Romantic capitalism: no time for love Cuerpos

The production system doesn’t care that you are drunk on love, horny, or in pain. Capitalism cages us in. It wants us to dedicate out time to work or consumption. Love is unproductive. Feminisms demand the reconciliation of work and family life, but, even more, we need a model that is compatible with pleasure and affective relationships.

Ilustración: Señora Milton

Illustration by Señora Milton

Translated by Sejal Shah

If the average working day, including preparation and travel to and from work, amounts to ten hours, and if the biological needs for sleep and nourishment require another ten hours, the free time would be four out of each twenty-four hours throughout the greater part of the individual’s life.) This free time would be potentially available for pleasure.

Herbert Marcuse, Eros and Civilization

How much time do you dedicate to love? Not to thinking or dreaming about it, or consuming it in the form of a film or a book, but actually living it? How long has it been since you spent hours making love to your long-time partner, like when you first started going out? How much time do you have to get to know new people and meet someone that you really like? How much time do you have to experience one of those head over heels romances?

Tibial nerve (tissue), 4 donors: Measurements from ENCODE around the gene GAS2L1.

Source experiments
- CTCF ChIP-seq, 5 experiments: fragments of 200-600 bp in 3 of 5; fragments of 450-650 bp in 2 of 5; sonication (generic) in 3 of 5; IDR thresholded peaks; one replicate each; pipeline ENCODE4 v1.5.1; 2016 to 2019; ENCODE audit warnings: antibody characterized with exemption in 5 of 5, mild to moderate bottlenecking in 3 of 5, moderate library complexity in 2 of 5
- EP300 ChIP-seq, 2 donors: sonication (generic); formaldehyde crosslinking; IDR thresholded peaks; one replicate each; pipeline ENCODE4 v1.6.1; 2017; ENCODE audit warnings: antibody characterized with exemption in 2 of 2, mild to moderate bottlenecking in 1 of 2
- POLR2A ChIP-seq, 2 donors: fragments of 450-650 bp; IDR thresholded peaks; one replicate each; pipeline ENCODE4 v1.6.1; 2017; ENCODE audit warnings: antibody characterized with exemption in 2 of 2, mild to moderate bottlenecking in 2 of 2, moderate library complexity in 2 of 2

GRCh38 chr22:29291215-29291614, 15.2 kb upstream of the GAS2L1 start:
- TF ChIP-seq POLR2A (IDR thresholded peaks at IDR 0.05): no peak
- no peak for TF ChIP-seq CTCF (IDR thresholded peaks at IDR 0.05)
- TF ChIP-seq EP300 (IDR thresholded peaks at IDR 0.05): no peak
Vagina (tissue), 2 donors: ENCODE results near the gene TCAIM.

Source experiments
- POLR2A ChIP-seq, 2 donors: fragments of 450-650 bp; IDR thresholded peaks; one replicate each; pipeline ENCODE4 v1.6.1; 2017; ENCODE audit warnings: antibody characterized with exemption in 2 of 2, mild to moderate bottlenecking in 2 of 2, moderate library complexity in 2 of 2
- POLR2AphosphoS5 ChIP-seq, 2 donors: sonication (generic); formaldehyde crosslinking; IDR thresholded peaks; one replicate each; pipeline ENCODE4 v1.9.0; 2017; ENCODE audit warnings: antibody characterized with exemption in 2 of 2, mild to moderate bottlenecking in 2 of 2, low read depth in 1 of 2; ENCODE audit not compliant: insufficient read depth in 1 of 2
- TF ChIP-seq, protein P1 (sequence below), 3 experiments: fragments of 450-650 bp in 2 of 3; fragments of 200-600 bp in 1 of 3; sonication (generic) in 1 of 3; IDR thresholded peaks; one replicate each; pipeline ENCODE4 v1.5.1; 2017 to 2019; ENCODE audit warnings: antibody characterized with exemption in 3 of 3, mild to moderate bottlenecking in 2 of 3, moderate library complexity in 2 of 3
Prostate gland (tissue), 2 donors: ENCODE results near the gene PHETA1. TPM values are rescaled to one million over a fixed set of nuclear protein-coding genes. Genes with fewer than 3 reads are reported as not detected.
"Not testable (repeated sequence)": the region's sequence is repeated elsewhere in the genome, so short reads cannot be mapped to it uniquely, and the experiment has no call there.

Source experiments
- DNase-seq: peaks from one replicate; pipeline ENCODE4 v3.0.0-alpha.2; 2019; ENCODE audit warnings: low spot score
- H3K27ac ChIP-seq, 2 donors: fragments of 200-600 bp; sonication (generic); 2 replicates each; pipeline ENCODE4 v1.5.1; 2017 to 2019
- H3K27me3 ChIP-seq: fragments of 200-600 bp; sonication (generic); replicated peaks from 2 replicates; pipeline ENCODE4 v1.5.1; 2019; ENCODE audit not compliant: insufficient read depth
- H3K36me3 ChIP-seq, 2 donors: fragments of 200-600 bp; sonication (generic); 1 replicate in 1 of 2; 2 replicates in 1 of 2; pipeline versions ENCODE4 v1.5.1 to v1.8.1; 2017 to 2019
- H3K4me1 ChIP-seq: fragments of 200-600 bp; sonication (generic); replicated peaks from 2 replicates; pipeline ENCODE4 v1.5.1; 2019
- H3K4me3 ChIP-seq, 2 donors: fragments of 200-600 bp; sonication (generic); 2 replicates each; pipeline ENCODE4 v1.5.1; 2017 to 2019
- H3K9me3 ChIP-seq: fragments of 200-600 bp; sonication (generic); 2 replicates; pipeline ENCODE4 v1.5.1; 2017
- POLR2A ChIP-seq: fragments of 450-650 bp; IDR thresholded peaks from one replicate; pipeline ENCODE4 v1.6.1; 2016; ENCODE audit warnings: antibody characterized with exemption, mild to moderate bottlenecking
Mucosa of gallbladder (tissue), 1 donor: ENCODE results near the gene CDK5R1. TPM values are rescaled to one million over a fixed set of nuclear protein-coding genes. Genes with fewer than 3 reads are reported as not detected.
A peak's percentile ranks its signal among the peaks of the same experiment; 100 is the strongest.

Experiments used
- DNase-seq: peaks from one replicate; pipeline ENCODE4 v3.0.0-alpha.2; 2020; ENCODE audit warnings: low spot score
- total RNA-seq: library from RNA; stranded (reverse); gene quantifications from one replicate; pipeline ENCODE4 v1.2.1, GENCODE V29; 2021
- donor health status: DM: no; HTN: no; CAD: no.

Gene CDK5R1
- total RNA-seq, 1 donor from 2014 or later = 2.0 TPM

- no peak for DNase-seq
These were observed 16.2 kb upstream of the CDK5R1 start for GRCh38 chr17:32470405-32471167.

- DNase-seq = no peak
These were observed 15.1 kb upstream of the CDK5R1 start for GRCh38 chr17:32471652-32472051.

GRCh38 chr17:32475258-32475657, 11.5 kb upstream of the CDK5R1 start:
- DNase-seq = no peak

Probably not a lot. There’s not enough time for love. To get to know someone, to get wrapped up in love, to be blinded, to let yourself go, to recover, and to fall in love again.

Our daily obligations are gruelling, and at the end of a long day, we sink into the sofa to read, watch TV, or check social media. Tiredness stops us from jumping around in bed with our partner.

We live in a loved up society: the radio plays songs of heartbreak; films at the cinema have a love story in them be it in the forefront or the background; we have news stories of celebrities coming out to the world and introducing us to their partners; magazines circulate rumours and gossip about famous people falling in love or separating; social networks are full of people looking for the one; Facebook informs us of the couples around us getting married; on television sentimental dramas are a huge success, in advertisements we’re sold homes, cars, furniture or deodorants with romantic bliss.